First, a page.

The St Louis University Hospital in Missouri has a wireless LAN and recently completed an installation of WMTS. “We felt it was a safer option for us,” reports Jennifer Ott, the hospital’s clinical engineering director. “We’re in a very congested frequency area in the Midwest, so we felt we needed to migrate to provide the best care for our patients.”

Unfortunately, WMTS does not completely eliminate interference problems, according to Hampton. There are three spectrum allocations in two frequency bands, the 608-614 MHz, corresponding to UHF TV channel 37, and 1395-1400 MHz and 1427-1432 MHz frequencies in the L-band. The FCC does not provide protection for WMTS devices operating on TV37 from adjacent channel TV36 and TV38 stations, Hampton says. “Boston has a TV38, and we have interference from 612-614 MHz,” he says.

“Further, the L-band frequencies are shared by WMTS with nonmedical telemetry operations, such as utility telemetry operations,” Hampton says. “In cases where WMTS devices experience interference from these other sources, the FCC plainly states it is the hospital’s responsibility to solve the problem.”

New Technologies, New Issues
As is clear, with the advance of new technologies into the health care field come issues to be addressed.

For one, the historical rift that exists between biomedical/clinical engineering and information technology (IT) needs to be mended, Hampton says. “There is only so much spectrum space in terms of radio frequency to play with,” he says. “All of the manufacturers are focusing on 802.11 standards-based devices. There is space for new devices, but arranging multiple networks in the same airspace, in the same part of the spectrum, is tough.”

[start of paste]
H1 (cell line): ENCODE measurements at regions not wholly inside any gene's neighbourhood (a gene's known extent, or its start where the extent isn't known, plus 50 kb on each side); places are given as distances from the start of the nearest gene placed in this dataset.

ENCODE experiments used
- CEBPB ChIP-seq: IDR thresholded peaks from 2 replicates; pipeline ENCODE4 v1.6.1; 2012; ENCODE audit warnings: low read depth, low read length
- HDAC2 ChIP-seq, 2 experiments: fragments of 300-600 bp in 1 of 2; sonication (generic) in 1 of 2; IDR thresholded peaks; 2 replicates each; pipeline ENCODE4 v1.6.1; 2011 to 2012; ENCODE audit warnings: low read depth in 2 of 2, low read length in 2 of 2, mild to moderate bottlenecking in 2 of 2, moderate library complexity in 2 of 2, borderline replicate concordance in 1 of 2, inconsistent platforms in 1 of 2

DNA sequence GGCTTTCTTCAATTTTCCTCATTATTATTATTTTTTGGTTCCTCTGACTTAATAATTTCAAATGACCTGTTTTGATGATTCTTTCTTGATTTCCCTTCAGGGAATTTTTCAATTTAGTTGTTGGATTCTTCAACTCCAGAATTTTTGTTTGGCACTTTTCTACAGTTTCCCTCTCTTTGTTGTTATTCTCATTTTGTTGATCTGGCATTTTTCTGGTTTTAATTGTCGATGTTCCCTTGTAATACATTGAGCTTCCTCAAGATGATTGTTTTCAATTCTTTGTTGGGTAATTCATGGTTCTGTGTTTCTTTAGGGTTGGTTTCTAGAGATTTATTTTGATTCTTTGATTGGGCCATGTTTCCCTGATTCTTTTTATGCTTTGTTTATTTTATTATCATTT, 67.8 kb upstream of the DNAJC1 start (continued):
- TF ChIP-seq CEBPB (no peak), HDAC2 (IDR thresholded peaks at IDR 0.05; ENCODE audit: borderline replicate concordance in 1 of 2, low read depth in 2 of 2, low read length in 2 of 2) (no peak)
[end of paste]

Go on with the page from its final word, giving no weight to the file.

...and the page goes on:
If a hospital gets a large number of wireless medical devices and a large number of wireless IT devices, he continues, at some point the wireless networks are going to have to merge to manage the airspace. “The biomedical engineering groups and the IT groups are going to have to come together to accomplish this mission for the hospitals they serve,” he concludes.

Ott agrees that fostering and developing a strong relationship between clinical engineering and IT is critical. “[IT and clinical engineering] will need to figure out who takes care of what portion of a [wireless] network at any one time. We have to learn to play in the same sandbox,” she says.